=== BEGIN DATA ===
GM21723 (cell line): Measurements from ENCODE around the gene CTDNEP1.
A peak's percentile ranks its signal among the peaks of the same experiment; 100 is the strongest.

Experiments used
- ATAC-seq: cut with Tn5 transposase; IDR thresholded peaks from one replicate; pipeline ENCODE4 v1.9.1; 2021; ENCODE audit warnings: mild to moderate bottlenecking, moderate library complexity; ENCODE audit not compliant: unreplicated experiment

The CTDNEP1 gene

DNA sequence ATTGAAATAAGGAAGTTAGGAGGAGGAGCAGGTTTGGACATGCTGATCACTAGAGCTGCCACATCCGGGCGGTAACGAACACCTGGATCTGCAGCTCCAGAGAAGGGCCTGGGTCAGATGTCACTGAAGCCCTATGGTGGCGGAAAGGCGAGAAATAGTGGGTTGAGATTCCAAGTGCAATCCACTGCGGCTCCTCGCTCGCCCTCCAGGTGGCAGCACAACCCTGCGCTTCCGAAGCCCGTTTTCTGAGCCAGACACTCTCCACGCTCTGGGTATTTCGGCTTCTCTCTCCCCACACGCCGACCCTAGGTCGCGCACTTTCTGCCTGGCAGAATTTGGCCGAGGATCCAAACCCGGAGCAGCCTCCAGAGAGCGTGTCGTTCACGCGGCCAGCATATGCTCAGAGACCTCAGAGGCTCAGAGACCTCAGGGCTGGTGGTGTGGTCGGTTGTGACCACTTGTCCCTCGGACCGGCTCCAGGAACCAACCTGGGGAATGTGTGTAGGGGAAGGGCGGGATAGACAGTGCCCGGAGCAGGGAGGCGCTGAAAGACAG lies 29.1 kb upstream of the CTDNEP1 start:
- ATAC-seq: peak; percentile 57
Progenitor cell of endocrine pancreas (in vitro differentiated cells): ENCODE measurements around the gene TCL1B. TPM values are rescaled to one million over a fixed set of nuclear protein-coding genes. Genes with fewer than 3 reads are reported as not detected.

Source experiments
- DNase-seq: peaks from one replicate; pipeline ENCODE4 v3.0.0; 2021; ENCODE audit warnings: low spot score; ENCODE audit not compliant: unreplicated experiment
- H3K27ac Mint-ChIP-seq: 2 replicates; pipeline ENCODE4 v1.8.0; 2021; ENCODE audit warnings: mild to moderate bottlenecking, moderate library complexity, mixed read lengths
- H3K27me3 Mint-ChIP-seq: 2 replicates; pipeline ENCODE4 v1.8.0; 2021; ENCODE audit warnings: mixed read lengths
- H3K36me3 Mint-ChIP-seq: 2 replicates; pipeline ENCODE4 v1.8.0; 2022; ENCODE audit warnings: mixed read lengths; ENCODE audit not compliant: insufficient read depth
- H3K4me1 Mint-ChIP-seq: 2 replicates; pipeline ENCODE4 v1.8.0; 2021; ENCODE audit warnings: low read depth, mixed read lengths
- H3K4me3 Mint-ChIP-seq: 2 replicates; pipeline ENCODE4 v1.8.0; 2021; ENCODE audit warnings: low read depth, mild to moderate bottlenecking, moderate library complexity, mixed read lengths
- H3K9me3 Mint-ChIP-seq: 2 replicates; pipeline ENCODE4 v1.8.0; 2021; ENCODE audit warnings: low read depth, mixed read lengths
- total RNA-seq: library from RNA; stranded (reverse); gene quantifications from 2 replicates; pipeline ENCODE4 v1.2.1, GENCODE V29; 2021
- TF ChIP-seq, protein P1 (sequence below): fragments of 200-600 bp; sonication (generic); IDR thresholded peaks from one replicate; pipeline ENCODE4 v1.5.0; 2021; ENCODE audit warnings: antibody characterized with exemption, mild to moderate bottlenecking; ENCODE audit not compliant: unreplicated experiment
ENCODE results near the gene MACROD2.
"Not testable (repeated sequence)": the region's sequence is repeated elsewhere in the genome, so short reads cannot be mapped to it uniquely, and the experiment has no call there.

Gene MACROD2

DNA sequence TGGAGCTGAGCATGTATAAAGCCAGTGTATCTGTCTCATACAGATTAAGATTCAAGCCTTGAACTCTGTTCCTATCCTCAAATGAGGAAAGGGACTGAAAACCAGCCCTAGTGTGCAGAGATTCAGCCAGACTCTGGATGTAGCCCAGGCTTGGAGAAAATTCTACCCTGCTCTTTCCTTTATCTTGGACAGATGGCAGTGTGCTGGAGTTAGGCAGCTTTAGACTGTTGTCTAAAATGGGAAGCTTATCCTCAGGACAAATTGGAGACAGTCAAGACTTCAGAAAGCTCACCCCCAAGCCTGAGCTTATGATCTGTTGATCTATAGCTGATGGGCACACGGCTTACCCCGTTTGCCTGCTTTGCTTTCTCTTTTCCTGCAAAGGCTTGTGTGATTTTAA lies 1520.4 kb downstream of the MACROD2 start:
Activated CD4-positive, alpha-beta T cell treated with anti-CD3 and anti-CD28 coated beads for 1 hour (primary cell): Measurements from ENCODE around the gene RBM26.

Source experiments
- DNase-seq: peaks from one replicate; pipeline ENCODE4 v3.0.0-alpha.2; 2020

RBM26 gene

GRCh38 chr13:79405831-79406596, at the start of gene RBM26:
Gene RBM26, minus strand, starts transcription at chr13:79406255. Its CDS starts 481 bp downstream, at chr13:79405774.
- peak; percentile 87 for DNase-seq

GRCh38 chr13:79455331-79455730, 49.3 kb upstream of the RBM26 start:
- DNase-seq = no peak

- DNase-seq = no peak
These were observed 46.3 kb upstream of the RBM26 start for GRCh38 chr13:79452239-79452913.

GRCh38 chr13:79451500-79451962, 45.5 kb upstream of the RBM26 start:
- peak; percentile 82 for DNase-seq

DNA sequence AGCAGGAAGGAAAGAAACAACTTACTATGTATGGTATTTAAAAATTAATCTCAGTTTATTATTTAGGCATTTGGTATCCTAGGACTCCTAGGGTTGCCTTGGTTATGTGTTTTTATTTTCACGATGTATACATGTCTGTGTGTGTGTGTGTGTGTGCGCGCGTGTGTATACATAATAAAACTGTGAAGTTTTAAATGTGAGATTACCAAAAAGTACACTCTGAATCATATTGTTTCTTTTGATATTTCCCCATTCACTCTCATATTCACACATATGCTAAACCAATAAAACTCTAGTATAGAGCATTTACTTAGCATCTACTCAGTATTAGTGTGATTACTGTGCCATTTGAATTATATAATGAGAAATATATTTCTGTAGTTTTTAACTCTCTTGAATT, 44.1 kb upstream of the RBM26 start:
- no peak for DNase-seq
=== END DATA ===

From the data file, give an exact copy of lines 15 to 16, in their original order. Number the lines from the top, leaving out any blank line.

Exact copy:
- H3K4me3 Mint-ChIP-seq: 2 replicates; pipeline ENCODE4 v1.8.0; 2021; ENCODE audit warnings: low read depth, mild to moderate bottlenecking, moderate library complexity, mixed read lengths
- H3K9me3 Mint-ChIP-seq: 2 replicates; pipeline ENCODE4 v1.8.0; 2021; ENCODE audit warnings: low read depth, mixed read lengths